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William Versus William Essay

1604 words - 7 pages

An individual’s solitude can come from the state of being alone; however, this word goes deeper for the purpose here. To be in a solitary state does not mean an individual is lonely or isolated in a negative way. The word instead means a chosen state in which an individual has time to reflect internally. This gives an individual time to observe and reflect. The observation can lead to a positive or negative response. This is seen in two contrasting poems: William Wordsworth’s “Daffodils” and William Blake’s “London.” In Wordsworth’s poem, his persona is observing “[a] host, of golden daffodils” (Line 4). His persona is initially “lonely” but gains a sense of solitude after seeing these ...view middle of the document...

Wordsworth’s speaker uses descriptive, personifying language when describing the daffodils within nature: “Ten thousand saw I at a glance,/ Tossing their heads in sprightly dance” (11-12). Blake’s distinction from Wordsworth is his use of dark, repetitive language to describe the humans within a city: “In every cry of every man,/ In every infant’s cry of fear,/ In every voice, in every ban,/ The mind-forged manacles I hear” (5-8). A manacle is a metal shackle that fastens someone’s hands or ankles (Merriam-Webster). By calling these manacles “mind-forged,” Blake’s persona reflects on the sounds of humans crying as a representation of the man-made, psychological shackles that constrain them. The contrast between the two poets leave readers with the sense that the industrial city of London is a brutal place when compared to the open natural world as seen in Wordsworth’s poem.
In depicting the superiority of nature, Wordsworth’s persona describes that he “wandered lonely as a cloud/ That floats on high o’er vales and hills” (1). This first line is a simile drawn from nature. In comparing his notion of wandering aimlessly and the image of a cloud, Wordsworth’s persona creates a parallel between the cloud and his own being. Just as a cloud floats separated from the earth’s surface, this persona sees himself as being separated from other humans. With this, the initial definition of solitude is not represented. Wordsworth’s persona appears to be isolated and lonely, which as described above, is a negative feeling. It is not until he observes “a crowd,/ A host, of golden daffodils” (3-4) that he begins to feel the “bliss of solitude” (22). Like a cloud separated from land, the persona is separated from the companionship of people; however, nature (i.e., the daffodils) becomes this persona’s companion. This causes Wordsworth’s persona to reflect on and respond to the daffodils through personification. He explains that they “[flutter] and [dance] in the breeze,” (6) they “[toss] their heads in sprightly dance,” (12) and they “out-[do] the sparkling waves in glee” (14). This personification familiarizes Wordsworth’s persona to the daffodils and to nature. Wordsworth’s persona reflects the way the daffodils make him feel stating, “[a] poet could not but be gay” (15). Along with this, he compares the daffodils to other elements of nature. He calls them “[continuous] as the stars that shine/ And twinkle on the milky way,/ They stretched in never-ending line” (7-9). Blake’s use of simile serves to heighten the scope of what his persona is reflecting on. The daffodils are compared to unearthly symbols like the stars, thus, highlighting how fascinating they are to the persona. It is clear that, here, Wordsworth reveres nature’s innocence and purity – which is in strong contrast to the images of immorality and brutality in Blake’s poem.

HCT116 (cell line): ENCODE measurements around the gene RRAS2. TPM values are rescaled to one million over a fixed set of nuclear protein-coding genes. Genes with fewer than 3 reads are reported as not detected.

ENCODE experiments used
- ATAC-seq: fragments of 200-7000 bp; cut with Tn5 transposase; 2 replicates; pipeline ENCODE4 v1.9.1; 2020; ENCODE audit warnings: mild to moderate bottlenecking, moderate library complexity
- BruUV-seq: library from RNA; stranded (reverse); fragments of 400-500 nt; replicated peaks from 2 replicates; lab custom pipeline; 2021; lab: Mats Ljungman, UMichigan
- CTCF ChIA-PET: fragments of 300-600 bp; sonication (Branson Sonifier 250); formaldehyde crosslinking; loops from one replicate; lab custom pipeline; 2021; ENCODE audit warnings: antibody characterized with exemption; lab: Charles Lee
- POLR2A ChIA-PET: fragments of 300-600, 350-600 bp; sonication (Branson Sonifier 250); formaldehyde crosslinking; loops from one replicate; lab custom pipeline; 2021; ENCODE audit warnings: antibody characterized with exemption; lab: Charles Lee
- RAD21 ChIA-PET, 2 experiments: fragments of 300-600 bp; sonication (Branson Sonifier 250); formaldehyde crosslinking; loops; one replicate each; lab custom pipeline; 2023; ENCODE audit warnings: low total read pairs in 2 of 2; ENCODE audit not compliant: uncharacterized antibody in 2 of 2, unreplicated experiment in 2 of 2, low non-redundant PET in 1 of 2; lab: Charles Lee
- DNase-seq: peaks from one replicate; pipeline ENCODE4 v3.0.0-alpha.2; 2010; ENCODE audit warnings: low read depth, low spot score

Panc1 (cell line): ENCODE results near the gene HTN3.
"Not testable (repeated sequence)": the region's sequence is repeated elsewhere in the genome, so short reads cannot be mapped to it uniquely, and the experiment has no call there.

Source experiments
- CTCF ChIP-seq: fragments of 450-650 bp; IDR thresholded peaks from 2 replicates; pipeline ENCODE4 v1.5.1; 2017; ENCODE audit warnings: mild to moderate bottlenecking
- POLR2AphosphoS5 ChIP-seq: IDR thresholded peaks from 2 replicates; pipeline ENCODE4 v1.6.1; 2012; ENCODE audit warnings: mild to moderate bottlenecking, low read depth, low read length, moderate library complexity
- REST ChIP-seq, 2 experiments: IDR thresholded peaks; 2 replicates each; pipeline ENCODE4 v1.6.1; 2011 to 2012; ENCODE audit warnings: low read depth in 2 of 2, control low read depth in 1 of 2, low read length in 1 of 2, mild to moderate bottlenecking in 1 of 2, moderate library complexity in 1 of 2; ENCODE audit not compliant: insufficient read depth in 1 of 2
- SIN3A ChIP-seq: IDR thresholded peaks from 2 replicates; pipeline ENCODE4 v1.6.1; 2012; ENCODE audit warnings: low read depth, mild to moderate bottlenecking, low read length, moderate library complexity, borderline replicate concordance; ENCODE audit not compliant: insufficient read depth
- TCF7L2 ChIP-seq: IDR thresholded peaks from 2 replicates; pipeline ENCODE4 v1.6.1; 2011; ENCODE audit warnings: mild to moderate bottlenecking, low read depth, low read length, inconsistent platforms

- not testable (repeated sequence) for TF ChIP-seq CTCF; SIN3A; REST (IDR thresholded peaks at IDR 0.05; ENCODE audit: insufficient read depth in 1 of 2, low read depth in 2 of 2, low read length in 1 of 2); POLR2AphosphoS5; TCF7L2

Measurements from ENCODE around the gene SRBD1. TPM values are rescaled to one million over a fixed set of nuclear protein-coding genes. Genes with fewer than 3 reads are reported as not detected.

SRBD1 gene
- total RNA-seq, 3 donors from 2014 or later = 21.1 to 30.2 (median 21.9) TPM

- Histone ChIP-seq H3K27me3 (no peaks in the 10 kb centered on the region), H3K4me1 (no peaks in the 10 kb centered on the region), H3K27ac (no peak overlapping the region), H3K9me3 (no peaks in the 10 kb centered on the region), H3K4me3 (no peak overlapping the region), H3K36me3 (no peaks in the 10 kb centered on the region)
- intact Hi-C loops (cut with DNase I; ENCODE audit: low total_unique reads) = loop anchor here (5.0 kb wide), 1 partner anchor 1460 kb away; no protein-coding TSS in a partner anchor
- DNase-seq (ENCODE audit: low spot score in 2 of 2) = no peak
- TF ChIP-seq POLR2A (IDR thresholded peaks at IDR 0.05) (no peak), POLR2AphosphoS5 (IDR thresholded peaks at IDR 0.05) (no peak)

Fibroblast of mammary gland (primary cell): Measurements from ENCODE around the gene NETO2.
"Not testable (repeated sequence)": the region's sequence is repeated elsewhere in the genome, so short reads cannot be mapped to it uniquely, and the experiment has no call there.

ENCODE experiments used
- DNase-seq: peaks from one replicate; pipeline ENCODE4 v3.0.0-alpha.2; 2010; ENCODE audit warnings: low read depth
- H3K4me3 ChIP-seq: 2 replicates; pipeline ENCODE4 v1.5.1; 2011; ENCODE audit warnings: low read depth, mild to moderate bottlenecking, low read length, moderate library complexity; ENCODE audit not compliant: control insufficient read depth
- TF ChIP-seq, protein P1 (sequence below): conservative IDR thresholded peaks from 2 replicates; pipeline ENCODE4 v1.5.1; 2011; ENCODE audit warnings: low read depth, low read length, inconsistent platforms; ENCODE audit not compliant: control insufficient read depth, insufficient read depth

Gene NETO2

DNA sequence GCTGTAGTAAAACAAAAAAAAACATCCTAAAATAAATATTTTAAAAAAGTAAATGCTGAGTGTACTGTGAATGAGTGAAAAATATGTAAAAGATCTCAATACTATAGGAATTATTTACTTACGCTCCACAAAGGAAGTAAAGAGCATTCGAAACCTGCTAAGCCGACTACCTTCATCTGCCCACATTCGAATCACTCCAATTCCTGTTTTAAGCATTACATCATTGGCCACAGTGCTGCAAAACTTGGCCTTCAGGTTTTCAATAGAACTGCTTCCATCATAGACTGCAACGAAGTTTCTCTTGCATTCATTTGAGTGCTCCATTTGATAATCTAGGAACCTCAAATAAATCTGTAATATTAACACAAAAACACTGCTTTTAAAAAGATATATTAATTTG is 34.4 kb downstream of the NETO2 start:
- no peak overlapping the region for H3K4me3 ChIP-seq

In contrast to Wordsworth’s persona, Blake’s persona does not appear to be lonely in separation from society but nor does he...

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